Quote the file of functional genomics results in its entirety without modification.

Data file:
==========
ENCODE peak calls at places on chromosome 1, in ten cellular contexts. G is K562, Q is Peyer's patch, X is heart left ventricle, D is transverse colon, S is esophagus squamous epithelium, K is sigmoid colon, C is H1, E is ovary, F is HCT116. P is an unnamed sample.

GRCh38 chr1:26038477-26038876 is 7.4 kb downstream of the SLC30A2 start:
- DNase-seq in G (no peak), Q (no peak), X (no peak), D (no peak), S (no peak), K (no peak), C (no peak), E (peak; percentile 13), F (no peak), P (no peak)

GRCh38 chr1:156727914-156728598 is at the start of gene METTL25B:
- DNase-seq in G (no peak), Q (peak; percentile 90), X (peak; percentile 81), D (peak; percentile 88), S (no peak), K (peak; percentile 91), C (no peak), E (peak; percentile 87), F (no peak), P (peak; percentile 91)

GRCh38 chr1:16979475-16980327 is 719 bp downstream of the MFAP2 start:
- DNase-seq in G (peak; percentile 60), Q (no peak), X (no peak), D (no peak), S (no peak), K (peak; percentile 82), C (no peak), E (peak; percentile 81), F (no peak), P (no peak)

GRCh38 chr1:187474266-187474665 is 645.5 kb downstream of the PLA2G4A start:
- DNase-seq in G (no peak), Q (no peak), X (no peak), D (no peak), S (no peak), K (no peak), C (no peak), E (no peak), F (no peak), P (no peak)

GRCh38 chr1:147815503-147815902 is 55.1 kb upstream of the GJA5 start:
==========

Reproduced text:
ENCODE peak calls at places on chromosome 1, in ten cellular contexts. G is K562, Q is Peyer's patch, X is heart left ventricle, D is transverse colon, S is esophagus squamous epithelium, K is sigmoid colon, C is H1, E is ovary, F is HCT116. P is an unnamed sample.

GRCh38 chr1:26038477-26038876 is 7.4 kb downstream of the SLC30A2 start:
- DNase-seq in G (no peak), Q (no peak), X (no peak), D (no peak), S (no peak), K (no peak), C (no peak), E (peak; percentile 13), F (no peak), P (no peak)

GRCh38 chr1:156727914-156728598 is at the start of gene METTL25B:
- DNase-seq in G (no peak), Q (peak; percentile 90), X (peak; percentile 81), D (peak; percentile 88), S (no peak), K (peak; percentile 91), C (no peak), E (peak; percentile 87), F (no peak), P (peak; percentile 91)

GRCh38 chr1:16979475-16980327 is 719 bp downstream of the MFAP2 start:
- DNase-seq in G (peak; percentile 60), Q (no peak), X (no peak), D (no peak), S (no peak), K (peak; percentile 82), C (no peak), E (peak; percentile 81), F (no peak), P (no peak)

GRCh38 chr1:187474266-187474665 is 645.5 kb downstream of the PLA2G4A start:
- DNase-seq in G (no peak), Q (no peak), X (no peak), D (no peak), S (no peak), K (no peak), C (no peak), E (no peak), F (no peak), P (no peak)

GRCh38 chr1:147815503-147815902 is 55.1 kb upstream of the GJA5 start: